What You Need To Know About Tuesday’s Israeli Elections
When Yogi Berra famously said, “It’s déjà vu all over again,” he wasn’t talking about the Israeli elections. But he might as well have been.
Israelis return to the polls on Tuesday, less than six months after doing so in April. Why is this happening? What’s at stake? Who’s going to win? We’ve got you covered (except maybe on that last one).
How often are elections held in Israel?
Officially, every four years, though they usually happen more frequently. That’s because Israel has a parliamentary system, like Britain and Canada, so elections can be called basically whenever the prime minister wants them to happen.
There are 120 seats in Israel’s parliament, the Knesset, and a prime minister needs a majority -– 61 -– to pass laws and do all the other things governments do. No Israeli party has ever won an outright majority of Knesset seats, so leaders have needed to build coalitions with smaller parties whose interests intersect or overlap. Often, elections are called because one such party pulls out of the coalition — or threatens to — over a policy (or personal) dispute, leaving the government without a majority.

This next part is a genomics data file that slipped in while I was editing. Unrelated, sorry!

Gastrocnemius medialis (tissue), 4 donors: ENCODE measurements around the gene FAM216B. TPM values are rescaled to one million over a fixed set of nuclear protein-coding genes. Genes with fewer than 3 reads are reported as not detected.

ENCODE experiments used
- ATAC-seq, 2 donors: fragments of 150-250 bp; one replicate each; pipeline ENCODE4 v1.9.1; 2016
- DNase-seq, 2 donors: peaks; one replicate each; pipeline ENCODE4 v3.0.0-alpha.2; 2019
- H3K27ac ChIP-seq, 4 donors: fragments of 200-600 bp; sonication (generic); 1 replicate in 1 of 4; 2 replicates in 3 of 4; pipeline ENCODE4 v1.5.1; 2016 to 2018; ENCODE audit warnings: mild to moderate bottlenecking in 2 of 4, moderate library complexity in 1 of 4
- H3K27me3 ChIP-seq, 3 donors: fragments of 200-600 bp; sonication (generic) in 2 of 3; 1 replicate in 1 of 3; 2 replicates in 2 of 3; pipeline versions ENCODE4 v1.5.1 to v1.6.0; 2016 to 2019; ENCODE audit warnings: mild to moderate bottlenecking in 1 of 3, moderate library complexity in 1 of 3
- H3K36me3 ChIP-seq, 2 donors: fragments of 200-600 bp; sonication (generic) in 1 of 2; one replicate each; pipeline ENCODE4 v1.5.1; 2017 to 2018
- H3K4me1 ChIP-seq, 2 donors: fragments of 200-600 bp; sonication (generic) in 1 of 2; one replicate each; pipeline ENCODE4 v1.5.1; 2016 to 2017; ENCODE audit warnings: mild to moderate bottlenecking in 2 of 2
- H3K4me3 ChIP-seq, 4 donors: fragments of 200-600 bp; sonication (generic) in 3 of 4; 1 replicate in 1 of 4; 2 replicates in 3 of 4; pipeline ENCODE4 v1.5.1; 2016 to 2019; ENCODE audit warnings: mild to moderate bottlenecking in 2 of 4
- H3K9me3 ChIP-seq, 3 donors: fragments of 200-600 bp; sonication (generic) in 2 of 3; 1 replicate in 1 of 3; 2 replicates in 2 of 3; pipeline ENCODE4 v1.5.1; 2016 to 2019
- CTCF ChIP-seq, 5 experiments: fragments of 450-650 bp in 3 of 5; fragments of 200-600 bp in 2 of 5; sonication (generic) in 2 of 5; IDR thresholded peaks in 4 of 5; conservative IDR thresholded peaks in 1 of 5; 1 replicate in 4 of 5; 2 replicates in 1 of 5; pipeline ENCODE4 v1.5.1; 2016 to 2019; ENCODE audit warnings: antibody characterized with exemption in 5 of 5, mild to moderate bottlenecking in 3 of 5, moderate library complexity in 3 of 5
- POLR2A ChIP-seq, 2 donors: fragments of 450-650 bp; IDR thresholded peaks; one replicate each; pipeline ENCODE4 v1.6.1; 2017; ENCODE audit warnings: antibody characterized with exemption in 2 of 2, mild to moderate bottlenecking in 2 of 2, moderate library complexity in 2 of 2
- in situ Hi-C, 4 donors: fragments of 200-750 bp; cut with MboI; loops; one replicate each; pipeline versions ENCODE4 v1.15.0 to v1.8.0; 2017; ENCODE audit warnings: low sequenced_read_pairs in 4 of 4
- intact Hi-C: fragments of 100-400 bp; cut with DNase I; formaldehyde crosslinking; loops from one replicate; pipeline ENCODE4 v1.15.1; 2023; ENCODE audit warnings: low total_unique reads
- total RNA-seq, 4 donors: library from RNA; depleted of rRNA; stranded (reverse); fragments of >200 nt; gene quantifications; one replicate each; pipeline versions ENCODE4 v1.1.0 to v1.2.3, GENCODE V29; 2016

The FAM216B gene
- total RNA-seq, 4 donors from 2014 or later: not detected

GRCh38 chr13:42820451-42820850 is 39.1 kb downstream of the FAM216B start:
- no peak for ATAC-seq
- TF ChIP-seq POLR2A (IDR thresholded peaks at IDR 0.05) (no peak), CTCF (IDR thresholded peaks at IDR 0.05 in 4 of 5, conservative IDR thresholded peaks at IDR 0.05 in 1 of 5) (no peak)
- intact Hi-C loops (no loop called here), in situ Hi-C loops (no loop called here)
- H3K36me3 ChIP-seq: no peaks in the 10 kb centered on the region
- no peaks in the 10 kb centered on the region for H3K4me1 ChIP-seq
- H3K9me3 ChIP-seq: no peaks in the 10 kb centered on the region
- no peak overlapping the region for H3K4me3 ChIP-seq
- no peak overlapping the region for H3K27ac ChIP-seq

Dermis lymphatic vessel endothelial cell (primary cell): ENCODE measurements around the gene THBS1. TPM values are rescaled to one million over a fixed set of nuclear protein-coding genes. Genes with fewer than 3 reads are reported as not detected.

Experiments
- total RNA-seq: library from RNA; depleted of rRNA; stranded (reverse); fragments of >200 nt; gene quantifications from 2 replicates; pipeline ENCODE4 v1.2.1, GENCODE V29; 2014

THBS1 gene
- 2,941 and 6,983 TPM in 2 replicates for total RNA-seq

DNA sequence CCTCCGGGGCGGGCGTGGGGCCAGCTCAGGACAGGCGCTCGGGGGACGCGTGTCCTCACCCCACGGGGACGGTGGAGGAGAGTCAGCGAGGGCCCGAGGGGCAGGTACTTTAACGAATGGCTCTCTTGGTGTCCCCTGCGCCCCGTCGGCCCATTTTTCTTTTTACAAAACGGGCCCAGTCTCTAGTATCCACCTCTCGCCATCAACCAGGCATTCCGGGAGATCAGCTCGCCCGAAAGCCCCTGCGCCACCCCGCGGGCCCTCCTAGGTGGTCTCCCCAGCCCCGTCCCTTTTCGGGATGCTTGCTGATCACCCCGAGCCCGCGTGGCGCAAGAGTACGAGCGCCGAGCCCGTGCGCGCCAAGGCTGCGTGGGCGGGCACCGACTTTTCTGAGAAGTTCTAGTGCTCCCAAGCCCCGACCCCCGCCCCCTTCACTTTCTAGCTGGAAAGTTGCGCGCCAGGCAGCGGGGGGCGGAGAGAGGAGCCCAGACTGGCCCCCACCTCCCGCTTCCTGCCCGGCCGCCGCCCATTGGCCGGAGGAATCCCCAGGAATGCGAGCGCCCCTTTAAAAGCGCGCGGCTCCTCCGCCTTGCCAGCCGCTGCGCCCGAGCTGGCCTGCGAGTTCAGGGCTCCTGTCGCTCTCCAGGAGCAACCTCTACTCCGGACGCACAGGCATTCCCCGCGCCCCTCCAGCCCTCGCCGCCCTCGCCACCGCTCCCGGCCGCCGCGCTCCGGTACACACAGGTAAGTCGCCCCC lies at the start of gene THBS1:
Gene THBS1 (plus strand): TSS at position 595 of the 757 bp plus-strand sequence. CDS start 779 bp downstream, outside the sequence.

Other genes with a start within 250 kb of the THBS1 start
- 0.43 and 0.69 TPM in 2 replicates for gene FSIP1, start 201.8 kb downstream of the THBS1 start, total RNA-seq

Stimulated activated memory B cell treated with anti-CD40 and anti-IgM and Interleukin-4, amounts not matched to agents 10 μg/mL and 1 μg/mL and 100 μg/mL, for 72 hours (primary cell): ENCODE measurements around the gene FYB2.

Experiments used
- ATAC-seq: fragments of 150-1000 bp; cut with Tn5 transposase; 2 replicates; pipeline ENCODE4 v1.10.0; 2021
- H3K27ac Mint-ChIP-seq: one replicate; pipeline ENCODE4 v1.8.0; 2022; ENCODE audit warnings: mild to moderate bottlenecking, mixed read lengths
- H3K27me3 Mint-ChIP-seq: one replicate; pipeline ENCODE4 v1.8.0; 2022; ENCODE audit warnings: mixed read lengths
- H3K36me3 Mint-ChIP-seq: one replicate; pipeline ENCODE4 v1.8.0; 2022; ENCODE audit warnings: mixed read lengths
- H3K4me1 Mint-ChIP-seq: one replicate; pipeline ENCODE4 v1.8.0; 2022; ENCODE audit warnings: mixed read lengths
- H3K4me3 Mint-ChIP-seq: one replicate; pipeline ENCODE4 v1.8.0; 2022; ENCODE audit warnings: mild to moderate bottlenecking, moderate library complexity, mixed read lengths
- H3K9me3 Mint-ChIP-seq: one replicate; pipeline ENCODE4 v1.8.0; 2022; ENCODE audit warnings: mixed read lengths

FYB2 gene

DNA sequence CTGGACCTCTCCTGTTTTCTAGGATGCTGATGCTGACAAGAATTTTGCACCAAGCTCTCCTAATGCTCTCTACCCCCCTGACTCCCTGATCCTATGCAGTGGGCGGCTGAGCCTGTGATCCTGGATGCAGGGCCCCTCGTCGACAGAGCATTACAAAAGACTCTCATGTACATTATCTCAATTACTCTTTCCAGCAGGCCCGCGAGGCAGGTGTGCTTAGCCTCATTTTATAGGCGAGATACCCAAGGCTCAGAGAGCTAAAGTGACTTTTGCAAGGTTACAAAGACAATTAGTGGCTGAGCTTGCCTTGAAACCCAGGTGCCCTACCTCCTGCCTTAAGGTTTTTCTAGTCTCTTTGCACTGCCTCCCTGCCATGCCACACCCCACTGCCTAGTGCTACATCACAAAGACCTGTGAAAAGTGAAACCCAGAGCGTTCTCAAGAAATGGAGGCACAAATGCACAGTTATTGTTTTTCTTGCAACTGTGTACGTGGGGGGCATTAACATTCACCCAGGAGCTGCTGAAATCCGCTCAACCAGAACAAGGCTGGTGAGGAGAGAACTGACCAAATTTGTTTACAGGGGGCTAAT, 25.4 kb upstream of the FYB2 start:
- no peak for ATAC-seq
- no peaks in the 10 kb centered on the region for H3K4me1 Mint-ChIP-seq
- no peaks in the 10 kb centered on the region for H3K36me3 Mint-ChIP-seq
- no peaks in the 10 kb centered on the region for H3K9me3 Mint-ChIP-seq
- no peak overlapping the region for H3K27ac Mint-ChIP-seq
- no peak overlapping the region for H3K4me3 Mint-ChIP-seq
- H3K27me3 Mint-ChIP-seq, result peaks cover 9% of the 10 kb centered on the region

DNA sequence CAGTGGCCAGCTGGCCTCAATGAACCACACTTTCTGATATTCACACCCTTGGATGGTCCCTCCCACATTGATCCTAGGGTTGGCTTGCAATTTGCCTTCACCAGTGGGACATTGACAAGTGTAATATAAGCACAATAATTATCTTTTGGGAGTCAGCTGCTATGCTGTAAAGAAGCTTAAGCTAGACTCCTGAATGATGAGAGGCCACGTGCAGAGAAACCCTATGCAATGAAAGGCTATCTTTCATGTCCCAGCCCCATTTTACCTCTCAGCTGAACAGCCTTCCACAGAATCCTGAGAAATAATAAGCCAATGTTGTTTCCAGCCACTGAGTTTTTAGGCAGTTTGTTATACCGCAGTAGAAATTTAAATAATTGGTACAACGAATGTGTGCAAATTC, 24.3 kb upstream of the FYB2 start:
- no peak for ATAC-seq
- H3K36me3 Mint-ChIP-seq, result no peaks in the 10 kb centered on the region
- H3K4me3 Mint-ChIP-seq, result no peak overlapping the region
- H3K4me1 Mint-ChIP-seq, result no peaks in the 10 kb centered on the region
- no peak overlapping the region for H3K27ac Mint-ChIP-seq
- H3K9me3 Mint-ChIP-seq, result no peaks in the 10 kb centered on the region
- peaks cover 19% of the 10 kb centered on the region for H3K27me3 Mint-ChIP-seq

Tuesday’s will be Israel’s fourth election in six years.
Okay, but twice in six months? Why?
In the April 9 balloting, Prime Minister Benjamin Netanyahu’s Likud party won 35 seats, the same number as its main rival, a new party called Blue & White, led by the retired head of the military, Benny Gantz. But Netanyahu, who was on track to serve a fourth consecutive term and fifth one overall, struggled to form a coalition with the other right-wing and religious parties that had been mainstays of his past governments.
The holdout was Avigdor Liberman, a Netanyahu protégé-turned-frenemy, who leads the nationalist but secular party Yisrael Beiteinu. Liberman refused to serve in a coalition unless Netanyahu promised to pass a bill that would conscript yeshiva students into the Israeli army -– which the Orthodox parties refused to accept.
Usually, Netanyahu’s failure to assemble a coalition would have opened the door for Gantz to try. But Netanyahu used his power as an incumbent prime minister to call another election instead, hoping that Israelis would deliver a different result.
President Trump was one of many observers who were baffled. “Israel is all messed up with their election,” he said in June, adding, “They ought to get their act together.”